Customer feedback programmes are extremely powerful in an organisation when done right. Customer feedback is gold and can help a business:✔️ retain and sell more to existing customers
We've succesfully implemented feedback programmes throughout Europe, but we've also seen feedback programmes gone wrong.
There is a great deal of value in market research. And research requires asking questions. There is a hypothesis which you'd like to test, an answer to a question you'd like to find. That's when you use long surveys to get answers from people within your focus.
Getting customer feedback about their experiences at your stores, on your webshop, with your customer service department is a completely different ball game. Here the methodology is quite the opposite. We do not want to lead customers. We don't ask them many questions. It is their perception we're after, their emotions, their opinions. So let them have it. Reduce the numbers of questions and keep the feedback flow as open as possible.
We also want our customers' opinions to be representative. That means that if we collect feedback after interactions, we need a lot of it by as many customers as possible. Traditional market research surveys know response rates of 1 to 5%, whereas the 2-question feedback method gets response rates of at least 10% (on average our customers get 20 to 30% response rates).
Let's first of all think about the purpose of getting customer feedback. You want to know how you are doing in the experience department. You want to understand what your customers value. You want to get a good grip on your staff performance.
Design manipulation is focused on getting customers to give higher scores than they intended to. It's the wrong means to an end. If you want real understanding, to make real improvements you need unbiased feedback. If that means dealing with more negative feedback and lower scores, it means dealing with it.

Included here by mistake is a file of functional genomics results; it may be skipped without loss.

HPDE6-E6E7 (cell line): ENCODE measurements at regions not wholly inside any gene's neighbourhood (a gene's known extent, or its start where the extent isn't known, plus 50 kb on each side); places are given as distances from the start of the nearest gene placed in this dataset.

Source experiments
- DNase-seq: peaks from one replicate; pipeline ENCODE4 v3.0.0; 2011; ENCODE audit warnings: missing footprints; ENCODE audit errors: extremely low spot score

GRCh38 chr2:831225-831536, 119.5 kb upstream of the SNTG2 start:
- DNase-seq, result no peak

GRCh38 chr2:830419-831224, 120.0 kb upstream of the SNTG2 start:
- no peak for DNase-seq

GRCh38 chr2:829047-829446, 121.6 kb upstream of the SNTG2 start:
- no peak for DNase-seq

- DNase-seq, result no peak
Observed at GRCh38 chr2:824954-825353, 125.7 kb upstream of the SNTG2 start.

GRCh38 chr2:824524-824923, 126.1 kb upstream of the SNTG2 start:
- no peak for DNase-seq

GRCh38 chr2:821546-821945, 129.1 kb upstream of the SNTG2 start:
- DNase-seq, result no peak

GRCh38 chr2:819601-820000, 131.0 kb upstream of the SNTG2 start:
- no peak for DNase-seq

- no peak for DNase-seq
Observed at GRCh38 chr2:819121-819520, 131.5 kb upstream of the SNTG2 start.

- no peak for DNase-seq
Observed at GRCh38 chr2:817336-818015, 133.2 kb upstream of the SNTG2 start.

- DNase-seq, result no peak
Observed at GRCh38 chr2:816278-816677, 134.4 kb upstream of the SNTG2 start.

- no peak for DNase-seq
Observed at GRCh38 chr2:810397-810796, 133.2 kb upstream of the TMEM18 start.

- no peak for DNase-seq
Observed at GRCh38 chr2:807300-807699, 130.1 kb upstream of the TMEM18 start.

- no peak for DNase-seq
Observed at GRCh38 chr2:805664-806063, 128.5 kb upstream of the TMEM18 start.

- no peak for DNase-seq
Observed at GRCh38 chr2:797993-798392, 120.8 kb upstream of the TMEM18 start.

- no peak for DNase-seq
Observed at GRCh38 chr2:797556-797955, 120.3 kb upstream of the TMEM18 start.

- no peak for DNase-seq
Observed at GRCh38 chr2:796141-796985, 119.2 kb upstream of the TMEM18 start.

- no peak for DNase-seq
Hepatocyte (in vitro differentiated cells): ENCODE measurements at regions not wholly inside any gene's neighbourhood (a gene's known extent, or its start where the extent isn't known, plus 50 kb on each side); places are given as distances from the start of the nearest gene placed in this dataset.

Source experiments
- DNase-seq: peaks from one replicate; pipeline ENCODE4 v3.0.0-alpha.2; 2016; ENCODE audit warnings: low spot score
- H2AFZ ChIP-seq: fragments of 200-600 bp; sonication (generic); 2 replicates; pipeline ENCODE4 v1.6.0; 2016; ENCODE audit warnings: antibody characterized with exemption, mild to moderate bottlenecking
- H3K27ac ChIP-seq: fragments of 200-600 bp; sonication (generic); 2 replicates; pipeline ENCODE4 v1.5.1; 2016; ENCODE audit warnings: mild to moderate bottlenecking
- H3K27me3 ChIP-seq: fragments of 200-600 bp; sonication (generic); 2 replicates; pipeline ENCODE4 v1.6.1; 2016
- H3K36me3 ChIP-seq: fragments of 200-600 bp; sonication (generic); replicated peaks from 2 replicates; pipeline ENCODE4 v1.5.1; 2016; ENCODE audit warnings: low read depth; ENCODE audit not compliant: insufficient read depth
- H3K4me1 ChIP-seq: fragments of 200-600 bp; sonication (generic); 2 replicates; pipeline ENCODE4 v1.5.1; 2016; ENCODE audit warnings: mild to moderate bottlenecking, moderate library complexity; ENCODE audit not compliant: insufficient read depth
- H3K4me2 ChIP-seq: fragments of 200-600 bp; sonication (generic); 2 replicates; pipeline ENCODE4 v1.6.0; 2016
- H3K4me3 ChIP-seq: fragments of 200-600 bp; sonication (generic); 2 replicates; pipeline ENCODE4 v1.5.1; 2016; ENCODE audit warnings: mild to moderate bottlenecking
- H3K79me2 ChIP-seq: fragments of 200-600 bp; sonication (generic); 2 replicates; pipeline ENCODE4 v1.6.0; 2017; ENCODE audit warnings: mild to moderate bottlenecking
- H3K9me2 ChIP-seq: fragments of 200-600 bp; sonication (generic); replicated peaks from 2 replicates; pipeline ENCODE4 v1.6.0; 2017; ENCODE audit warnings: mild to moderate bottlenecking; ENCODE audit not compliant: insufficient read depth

Only then you can work toward better. And that is what it is about after all.
You have to understand that a customer giving you feedback, means that a customer wants to give you some of their time. And time is valuable to them. So they are willing to give you something valuable of theirs.
Acknowledge that and respect them for it. They will appreciate it which will give them a better feeling about your brand.
A few things you should do:
1) Thank everyone for giving you feedback, it's the least you can do.
2) Reach out to customers who have shared a negative experience. Think about how you can make up to them and do exactly that.
3) If you are tackling bigger issues, make sure to communicate about them more broadly. That way all of your customers know that you care and that you act upon their feedback. This way you can reach a certain level of co-creating.
It is very human to want to focus on things that are not going very well, because working often means fixing things and making improvements. That is why we often see companies that only share the negative with their employees.
Whereas getting employees to do better, to go that extra mile works a lot better with positivity. Learning from their own customers that they've made a difference, that they did well is just so motivating!
Foster pride and enthusiasm in your organisation by sharing the good. You'll be amazed what effect positive feedback has on people (don't we all thrive on compliments and positivity?)